The historic Jacinto courthouse
About eight miles east of Rienzi, we stopped at Jacinto, once the county seat of Tishomingo County and the cultural center of Northeast Mississippi. It was once lined with numerous taverns, businesses, hotels, and even an exclusive boys school. However, when it was bypassed by the railroad in the 1850's, people began to move. After the Civil War, during Reconstruction, Tishomingo County was split into three counties, and the county seat for Tishmingo County was moved to Iuka. Today, Jacinto is a true ghost town. There is very little left other than the historic courthouse.

We then pushed on to Iuka. It was here, in September, 1862 that Confederate General Sterling Price and his men raced to stop Union General William Rosecran's troops just south of town. The battle site appears to cross a major highway; but, there is small Confederate cemetery where 263 of Price's men were buried in a mass grave. Iuka also provides a couple of other historic views at its Mineral Springs Park and the Old Tishomingo County Courthouse and Museum.

Natchez Trace and Shiloh

After our brief stop in Iuka, we broke away from our Civil War map and headed across the state line on Lee Highway (72) into Alabama to get on the Natchez Trace Parkway. We'll be writing a lot about the Trace on our Winter Tour, as we will be on and off it for a good part of our trip. The original Natchez Trace dates back thousands of years to the days of the Mississippi Mound builders. Years later, it was utilized by the Choctaw, Chickasaw, and Natchez tribes who called the region home and traveled upon the trail on hunting and trading expeditions. By the time the first European explorer Hernando de Soto came to the region in 1541, the path was well worn and the Mississippi Mound builders were gone.

Buzzard Roost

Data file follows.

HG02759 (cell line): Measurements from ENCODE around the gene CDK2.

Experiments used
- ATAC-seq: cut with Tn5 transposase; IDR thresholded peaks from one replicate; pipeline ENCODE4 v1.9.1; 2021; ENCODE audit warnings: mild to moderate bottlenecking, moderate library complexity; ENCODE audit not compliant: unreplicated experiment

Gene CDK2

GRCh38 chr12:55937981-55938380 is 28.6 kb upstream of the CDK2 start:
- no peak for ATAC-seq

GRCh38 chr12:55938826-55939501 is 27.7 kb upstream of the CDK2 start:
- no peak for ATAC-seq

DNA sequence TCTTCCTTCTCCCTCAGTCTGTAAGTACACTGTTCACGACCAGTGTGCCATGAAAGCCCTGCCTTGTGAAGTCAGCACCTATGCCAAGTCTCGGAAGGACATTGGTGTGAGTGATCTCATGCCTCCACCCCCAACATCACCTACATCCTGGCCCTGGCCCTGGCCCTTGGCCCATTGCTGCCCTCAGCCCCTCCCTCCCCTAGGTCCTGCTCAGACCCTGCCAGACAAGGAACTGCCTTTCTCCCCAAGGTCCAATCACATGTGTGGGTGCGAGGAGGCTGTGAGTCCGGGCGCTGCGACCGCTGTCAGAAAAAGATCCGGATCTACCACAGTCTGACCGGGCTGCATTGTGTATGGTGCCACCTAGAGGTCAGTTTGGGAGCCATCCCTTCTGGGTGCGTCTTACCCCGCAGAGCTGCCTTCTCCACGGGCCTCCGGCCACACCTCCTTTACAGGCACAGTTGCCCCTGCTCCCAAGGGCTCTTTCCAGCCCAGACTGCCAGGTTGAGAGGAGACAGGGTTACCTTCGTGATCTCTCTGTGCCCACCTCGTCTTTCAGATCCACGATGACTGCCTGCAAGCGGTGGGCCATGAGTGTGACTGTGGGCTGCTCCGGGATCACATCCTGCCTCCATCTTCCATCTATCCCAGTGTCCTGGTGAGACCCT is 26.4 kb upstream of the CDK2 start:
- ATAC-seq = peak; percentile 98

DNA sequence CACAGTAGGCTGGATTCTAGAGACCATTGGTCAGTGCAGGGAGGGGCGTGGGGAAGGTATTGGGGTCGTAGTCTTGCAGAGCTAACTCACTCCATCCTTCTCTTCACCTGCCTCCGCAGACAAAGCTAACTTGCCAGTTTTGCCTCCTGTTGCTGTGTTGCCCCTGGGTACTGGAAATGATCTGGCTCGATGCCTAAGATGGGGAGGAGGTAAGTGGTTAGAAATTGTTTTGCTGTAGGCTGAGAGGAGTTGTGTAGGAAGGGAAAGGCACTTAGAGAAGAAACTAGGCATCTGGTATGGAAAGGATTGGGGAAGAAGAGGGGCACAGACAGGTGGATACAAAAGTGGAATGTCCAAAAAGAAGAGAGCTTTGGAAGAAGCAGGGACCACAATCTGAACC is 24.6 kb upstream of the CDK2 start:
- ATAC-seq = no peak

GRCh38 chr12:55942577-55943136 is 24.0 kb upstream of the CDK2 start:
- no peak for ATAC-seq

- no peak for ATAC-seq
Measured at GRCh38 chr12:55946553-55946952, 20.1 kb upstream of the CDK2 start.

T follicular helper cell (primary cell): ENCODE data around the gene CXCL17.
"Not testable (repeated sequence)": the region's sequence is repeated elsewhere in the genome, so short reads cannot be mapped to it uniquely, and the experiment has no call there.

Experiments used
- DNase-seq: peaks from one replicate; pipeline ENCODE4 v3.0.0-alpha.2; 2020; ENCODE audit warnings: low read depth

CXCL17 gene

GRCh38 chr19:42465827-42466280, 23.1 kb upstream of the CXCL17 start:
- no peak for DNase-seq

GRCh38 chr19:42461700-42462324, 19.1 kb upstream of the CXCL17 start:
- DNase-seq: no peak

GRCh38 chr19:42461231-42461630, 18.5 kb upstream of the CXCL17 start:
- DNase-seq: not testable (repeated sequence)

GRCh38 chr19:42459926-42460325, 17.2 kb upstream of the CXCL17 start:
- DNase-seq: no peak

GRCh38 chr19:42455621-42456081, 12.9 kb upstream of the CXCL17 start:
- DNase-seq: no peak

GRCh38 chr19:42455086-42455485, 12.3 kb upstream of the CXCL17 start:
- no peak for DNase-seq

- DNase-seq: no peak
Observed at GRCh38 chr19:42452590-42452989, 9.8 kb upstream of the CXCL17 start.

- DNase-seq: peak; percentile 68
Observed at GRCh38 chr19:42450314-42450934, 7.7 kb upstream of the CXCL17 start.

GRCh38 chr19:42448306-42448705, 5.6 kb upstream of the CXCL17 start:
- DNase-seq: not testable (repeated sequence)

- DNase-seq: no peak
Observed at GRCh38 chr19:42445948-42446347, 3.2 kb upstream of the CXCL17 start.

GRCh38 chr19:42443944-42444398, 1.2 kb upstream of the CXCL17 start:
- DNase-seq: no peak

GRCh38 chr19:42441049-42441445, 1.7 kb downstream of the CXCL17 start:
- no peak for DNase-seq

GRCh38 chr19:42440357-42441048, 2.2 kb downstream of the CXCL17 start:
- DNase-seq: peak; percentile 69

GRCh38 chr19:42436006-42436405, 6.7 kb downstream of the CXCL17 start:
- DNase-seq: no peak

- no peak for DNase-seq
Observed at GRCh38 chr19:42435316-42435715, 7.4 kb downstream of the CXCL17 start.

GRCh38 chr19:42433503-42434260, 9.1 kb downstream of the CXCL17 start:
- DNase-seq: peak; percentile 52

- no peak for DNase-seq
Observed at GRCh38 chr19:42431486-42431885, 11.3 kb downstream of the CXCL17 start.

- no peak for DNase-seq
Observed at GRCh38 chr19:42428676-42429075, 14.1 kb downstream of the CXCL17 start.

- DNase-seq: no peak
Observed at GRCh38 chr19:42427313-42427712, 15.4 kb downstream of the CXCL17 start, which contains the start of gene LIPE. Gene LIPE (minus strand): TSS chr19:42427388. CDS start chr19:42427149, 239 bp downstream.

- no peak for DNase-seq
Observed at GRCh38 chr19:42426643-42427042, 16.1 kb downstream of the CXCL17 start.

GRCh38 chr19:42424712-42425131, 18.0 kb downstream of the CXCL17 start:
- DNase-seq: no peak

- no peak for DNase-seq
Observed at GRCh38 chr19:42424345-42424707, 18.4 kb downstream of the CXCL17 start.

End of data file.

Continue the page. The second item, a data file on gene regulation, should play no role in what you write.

Right after getting on the Trace off Highway 72 you immediately run into Buzzard Roost Spring. Originally called Buzzard Sleep, the name was changed to Buzzard Roost in 1801 by Levi Colbert, a renowned Chickasaw chief. The spring was a water source for the Colbert house which also served as an inn and stand for travelers on the Old Natchez Trace. Levi also helped his brother George Colbert run the Colbert Ferry and their stands were about 2 hours apart by horseback.

Continuing on the trace a few more miles, we stop at the site of what was once Colbert's Ferry, which operated across the Tennessee River from 1800 to 1819 and included a stand, or inn, offering travelers a warm meal and shelter during their journey. Looking after their own best interests, the brothers once allegedly charged Andrew Jackson $75,000 to ferry his Tennessee Army across the river. Here, and at about 20 other stands along the Trace, Kaintuck riverboatmen, money-laden businessmen, Indians and outlaws shared a spot of fellowship on a long hazardous road. Today, a beautiful bridge crosses the Tennessee River. This stop includes picnic tables, restrooms, and a boat launch. In fact, despite a chill in the air, a family was having a picnic on the grassy hill overlooking the river when we stopped there.

After crossing the General John Coffee memorial bridge, we came to our first glimpse of an original piece of the historic path. At "Sunken Trace", the trail became so water logged that wagons could not be pulled through, travelers cut new paths through the nearby woods. Here you will see three cuts made to avoid mud into which oxcarts and wagons sank, making progress slow, dangerous and even impossible.  Very visible today, we stood in the trail imagining a time long ago as travelers past through these woods.

Shiloh National Military Park

After crossing into Tennessee we exited off the Natchez Trace and headed west for Shiloh National Military Park. Also called the Battle of Pittsburg Landing, this battle took place in Hardin County, Tennessee in April 1862. As a result of the fall of Forts Henry and Donelson, Confederate General Albert Sidney Johnston, the commander in the area, was forced to fall back, giving up Kentucky and much of West and Middle Tennessee. He chose Corinth as the staging area for an offensive against General Ulysses S. Grant and his Army of the Tennessee before the Army of the Ohio, under Major General Don Carlos Buell, could join it. The Confederate retrenchment was a surprise to the Union forces, and it took Grant, with about 40,000 men, some time to mount a southern offensive, along the Tennessee River, toward Pittsburg Landing. Grant received orders to await Buell's Army of the Ohio at Pittsburg Landing.

Attacking the Union troops on the morning of April 6th, the Confederates surprised them, routing many. However, a number of other Federals made determined stands and by afternoon, they had established a battle line at the sunken road, known as the Hornets Nest. Repeated Rebel attacks failed to carry the Hornets Nest, but massed artillery helped to turn the tide as Confederates surrounded the Union troops and captured, killed, or wounded most of them. Johnston had been mortally wounded earlier and his second in command, General P.G.T. Beauregard, took over.